I do not see how beef is diversification en par with copper. Indeed, remember that Americans and Europeans, have over 50 per cent in subsidies. The South Africans have a lean production cost because of mechanisation. Zambia has none of those and has poor veterinary facilities. Therefore, our beef given a good bill of health will not be competitive and we will always sell it at a fraction of the price. This to me is no diversification but premeditated murder of a nation. Waky waky, this is our Kwacha (dawn) we must move forward and not going through a path to feudalism which our forefathers abandoned so that we can live like human beings.

At present we need a lot of steel to move forward in our industrialisation. Our railway tracks are in urgent need of replacement, otherwise a terrible accident is just around the corner. We need steel for our tractors, machinery, transport, construction which has grown 10 per cent and many more. I refuse to take Zambia back 1000 years when feudalism was the key to existence. Indeed our forefathers will be turning in their graves upon seeing that we are still using a hoe 1000 years down the line and we cannot even make the iron they made in Mwalusaka region. This is a disgrace and we must stop playing politics and really move this country forward.

I agree with the fact that the government has assigned ZDA to look for investors in manufacturing. What I do not agree on with the government, is the fact that it has sent ZDA into the lion’s den without the weapons to shout down prospective investors and bring them to Zambia to help us in our development. In a real world, the President of a nation will be the one running around making presentations, mingling with the people that matter in order to bring good investors and not speculators.

Assigning a “QUANGO” (Quasi Non Governmental Organisation) to drive such an important task for a nation and for the people of Zambia is folly. Look at what Brazil, Singapore, South Korea, and now Georgia’s Presidents did and continue to do as they pump up the volume and make good noises that attract investments. This is not a criticism but good advice that His Excellency must get on his bike literally with a plan that will constitute the making of four big industries in the near future. These will be to build a steel plant in Maamba region, to bring oil from Angola and refine it in North Western Province, to re-build the national airlines and to build new railways. After that manufacturing will follow swiftly as intermediate primes in value addition of copper, nickel and cobalt are created. Then after that, private entrepreneurs will build up supply and converter chains.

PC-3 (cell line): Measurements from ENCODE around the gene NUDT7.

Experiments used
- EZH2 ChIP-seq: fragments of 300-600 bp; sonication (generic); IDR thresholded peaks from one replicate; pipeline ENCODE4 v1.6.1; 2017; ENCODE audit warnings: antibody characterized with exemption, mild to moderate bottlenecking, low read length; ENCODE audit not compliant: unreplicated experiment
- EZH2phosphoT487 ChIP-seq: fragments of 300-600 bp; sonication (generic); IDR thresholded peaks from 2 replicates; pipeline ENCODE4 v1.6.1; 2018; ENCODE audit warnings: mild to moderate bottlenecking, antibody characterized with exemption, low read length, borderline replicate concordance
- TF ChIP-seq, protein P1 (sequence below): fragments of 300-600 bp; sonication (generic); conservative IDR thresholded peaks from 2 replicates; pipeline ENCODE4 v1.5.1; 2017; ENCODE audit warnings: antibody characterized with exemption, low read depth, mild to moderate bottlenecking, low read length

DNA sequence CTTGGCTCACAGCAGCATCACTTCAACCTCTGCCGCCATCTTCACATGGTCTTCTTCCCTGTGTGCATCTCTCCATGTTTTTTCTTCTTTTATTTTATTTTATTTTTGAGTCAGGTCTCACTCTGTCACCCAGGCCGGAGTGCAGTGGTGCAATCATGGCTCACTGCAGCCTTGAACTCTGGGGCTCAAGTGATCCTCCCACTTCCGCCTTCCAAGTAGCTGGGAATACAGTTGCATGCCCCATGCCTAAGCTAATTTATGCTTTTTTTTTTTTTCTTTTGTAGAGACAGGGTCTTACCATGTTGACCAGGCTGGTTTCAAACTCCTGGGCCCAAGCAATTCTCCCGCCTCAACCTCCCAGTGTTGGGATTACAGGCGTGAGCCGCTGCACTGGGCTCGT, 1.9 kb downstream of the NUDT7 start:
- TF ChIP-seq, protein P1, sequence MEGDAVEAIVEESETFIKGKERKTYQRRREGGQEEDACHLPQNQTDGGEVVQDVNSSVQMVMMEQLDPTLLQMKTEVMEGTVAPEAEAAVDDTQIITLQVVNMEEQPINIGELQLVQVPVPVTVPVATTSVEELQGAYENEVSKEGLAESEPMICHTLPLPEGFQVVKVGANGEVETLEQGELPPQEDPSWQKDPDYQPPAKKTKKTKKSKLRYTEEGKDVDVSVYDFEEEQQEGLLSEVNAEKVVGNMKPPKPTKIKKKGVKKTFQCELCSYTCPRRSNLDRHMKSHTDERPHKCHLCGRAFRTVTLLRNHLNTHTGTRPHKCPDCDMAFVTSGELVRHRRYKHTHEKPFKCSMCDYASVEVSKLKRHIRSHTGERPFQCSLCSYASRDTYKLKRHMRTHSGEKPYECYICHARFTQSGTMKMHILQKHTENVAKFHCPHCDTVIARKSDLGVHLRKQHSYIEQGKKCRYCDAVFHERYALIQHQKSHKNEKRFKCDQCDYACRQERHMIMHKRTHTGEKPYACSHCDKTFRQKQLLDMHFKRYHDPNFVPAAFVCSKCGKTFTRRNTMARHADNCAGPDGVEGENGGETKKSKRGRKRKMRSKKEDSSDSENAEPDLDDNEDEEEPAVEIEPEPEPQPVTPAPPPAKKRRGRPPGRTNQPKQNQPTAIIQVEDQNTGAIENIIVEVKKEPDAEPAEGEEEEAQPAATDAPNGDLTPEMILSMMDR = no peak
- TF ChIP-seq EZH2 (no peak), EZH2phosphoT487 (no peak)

Remember, Zambia has to invest a bigger chunk because no investor wants to see returns 50 years later. Once the main building blocks have been put in place then a “QUANGO” can take over to complete the deals. A President’s face in investor attraction means a lot especially if you are in Africa where instability and corruption is the name of the game. A President will reassure prospective investors that their investments are under guard, while a “QUANGO” will not have the power to be respected.

We must come out of our current position where we are pre-occupied in selling assets instead of thinking of how we can improve the deliverables from those assets. Learn from the UK that privatising nearly everything is not a solution but a burden that has destroyed the foundation of the economy built over centuries through manufacturing and industrialisation at large.

Prioritising speculative practices such as commodity markets and currency has shown not to be good as the country has been left with nothing to sell, while its competitors, France and Germany have come out of recession through manufacturing. Selling assets for the sake of it is not recommended. These actions will in the near future haunt those who are professing them. Zambians should know that manufacturing is the only way to our promised land. It is well established that the sector is superior in economies of scale and spurring all-round linkages. May God Bless Zambia.

1 comment:

All contributors should follow the basic principles of a productive dialogue: communicate their perspective, ask, comment, respond,and share information and knowledge, but do all this with a positive approach.

This is a friendly website. However, if you feel compelled to comment 'anonymously', you are strongly encouraged to state your location / adopt a unique nick name so that other commentators/readers do not confuse your comments with other individuals also commenting anonymously.